Using variance information in magnetoencephalography measures of functional connectivity.
Hall EL., Woolrich MW., Thomaz CE., Morris PG., Brookes MJ.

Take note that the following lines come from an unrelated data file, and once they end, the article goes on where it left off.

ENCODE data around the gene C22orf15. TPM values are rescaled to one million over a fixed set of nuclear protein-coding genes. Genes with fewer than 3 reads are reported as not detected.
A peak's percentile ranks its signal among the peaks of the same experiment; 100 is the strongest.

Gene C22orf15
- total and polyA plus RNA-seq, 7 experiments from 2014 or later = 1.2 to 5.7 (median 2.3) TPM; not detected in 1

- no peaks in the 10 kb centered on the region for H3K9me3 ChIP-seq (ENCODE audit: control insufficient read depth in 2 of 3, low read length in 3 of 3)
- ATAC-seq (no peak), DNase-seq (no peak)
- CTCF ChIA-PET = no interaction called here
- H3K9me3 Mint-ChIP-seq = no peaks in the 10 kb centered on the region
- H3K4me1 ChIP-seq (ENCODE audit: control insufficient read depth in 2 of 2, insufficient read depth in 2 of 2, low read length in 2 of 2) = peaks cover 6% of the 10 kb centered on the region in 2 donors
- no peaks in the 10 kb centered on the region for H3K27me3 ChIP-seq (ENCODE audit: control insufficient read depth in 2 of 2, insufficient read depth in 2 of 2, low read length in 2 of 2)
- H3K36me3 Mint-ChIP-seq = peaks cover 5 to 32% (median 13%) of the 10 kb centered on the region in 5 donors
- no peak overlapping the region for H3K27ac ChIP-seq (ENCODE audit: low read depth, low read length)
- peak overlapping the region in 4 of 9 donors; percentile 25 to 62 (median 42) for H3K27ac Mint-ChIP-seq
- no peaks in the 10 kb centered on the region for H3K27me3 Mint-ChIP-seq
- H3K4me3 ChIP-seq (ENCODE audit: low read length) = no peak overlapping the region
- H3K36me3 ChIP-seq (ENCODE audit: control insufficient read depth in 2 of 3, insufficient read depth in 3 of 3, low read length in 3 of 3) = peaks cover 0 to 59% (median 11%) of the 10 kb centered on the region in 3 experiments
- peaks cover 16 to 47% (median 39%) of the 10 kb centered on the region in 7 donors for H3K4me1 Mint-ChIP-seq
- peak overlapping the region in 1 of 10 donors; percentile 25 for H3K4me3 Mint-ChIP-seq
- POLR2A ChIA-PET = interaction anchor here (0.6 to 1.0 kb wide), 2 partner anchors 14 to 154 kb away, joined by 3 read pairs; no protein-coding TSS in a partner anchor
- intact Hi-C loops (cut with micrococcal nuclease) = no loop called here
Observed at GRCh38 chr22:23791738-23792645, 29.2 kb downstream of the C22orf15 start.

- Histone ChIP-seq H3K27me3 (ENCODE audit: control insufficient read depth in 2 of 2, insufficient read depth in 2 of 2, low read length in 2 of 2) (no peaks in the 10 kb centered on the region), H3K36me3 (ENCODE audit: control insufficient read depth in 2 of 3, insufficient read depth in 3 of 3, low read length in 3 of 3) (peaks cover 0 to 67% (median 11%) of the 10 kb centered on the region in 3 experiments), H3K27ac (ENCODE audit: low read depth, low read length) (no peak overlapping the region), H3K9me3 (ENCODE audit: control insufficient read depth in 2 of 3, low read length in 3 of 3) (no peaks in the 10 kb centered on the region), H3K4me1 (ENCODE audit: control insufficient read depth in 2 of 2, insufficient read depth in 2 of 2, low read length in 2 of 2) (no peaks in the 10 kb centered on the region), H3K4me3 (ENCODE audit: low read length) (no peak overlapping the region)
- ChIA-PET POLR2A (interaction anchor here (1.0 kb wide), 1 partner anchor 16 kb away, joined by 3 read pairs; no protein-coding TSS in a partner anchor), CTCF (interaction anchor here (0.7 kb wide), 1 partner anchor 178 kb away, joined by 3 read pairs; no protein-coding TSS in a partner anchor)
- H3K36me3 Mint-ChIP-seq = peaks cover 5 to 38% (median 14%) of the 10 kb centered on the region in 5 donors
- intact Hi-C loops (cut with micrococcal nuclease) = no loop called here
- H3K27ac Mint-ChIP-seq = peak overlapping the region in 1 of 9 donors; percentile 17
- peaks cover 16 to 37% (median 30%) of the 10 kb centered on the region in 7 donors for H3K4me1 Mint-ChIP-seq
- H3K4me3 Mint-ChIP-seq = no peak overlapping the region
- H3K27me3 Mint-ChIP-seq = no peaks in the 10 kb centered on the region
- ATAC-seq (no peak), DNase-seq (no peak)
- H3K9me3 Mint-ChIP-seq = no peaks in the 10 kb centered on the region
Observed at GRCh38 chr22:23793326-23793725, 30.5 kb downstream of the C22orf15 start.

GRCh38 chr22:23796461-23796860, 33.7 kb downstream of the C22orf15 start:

The use of magnetoencephalography (MEG) to assess long range functional connectivity across large scale distributed brain networks is gaining popularity. Recent work has shown that electrodynamic networks can be assessed using both seed based correlation or independent component analysis (ICA) applied to MEG data and further that such metrics agree with fMRI studies. To date, techniques for MEG connectivity assessment have typically used a variance normalised approach, either through the use of Pearson correlation coefficients or via variance normalisation of envelope timecourses prior to ICA. Here, we show that the use of variance information (i.e. data that have not been variance normalised) in source space projected Hilbert envelope time series yields important spatial information, and is of significant functional relevance. Further, we show that employing this information in functional connectivity analyses improves the spatial delineation of network nodes using both seed based and ICA approaches. The use of variance is particularly important in MEG since the non-independence of source space voxels (brought about by the ill-posed MEG inverse problem) means that spurious signals can exist in areas of low signal variance. We therefore suggest that this approach be incorporated into future studies.